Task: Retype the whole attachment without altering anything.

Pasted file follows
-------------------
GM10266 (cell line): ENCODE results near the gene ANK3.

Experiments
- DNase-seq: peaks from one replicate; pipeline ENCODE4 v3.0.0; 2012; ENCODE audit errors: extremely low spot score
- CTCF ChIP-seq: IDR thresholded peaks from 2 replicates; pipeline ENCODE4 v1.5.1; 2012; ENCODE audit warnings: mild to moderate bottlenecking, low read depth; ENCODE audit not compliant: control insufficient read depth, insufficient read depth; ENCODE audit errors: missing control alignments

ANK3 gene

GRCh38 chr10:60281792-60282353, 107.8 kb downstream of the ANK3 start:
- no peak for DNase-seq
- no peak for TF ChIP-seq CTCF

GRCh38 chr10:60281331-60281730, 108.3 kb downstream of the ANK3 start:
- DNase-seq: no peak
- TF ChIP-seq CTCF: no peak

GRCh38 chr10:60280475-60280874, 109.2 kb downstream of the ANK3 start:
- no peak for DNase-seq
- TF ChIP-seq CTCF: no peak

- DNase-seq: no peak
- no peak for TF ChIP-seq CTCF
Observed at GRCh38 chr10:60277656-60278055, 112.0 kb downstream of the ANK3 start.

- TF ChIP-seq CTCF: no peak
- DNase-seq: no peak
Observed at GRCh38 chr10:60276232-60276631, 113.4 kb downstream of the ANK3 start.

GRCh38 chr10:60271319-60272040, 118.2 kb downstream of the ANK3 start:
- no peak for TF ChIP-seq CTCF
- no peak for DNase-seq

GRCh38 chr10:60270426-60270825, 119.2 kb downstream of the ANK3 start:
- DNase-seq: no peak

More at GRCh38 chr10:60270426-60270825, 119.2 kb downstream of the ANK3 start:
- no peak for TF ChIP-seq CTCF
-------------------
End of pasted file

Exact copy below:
GM10266 (cell line): ENCODE results near the gene ANK3.

Experiments
- DNase-seq: peaks from one replicate; pipeline ENCODE4 v3.0.0; 2012; ENCODE audit errors: extremely low spot score
- CTCF ChIP-seq: IDR thresholded peaks from 2 replicates; pipeline ENCODE4 v1.5.1; 2012; ENCODE audit warnings: mild to moderate bottlenecking, low read depth; ENCODE audit not compliant: control insufficient read depth, insufficient read depth; ENCODE audit errors: missing control alignments

ANK3 gene

GRCh38 chr10:60281792-60282353, 107.8 kb downstream of the ANK3 start:
- no peak for DNase-seq
- no peak for TF ChIP-seq CTCF

GRCh38 chr10:60281331-60281730, 108.3 kb downstream of the ANK3 start:
- DNase-seq: no peak
- TF ChIP-seq CTCF: no peak

GRCh38 chr10:60280475-60280874, 109.2 kb downstream of the ANK3 start:
- no peak for DNase-seq
- TF ChIP-seq CTCF: no peak

- DNase-seq: no peak
- no peak for TF ChIP-seq CTCF
Observed at GRCh38 chr10:60277656-60278055, 112.0 kb downstream of the ANK3 start.

- TF ChIP-seq CTCF: no peak
- DNase-seq: no peak
Observed at GRCh38 chr10:60276232-60276631, 113.4 kb downstream of the ANK3 start.

GRCh38 chr10:60271319-60272040, 118.2 kb downstream of the ANK3 start:
- no peak for TF ChIP-seq CTCF
- no peak for DNase-seq

GRCh38 chr10:60270426-60270825, 119.2 kb downstream of the ANK3 start:
- DNase-seq: no peak

More at GRCh38 chr10:60270426-60270825, 119.2 kb downstream of the ANK3 start:
- no peak for TF ChIP-seq CTCF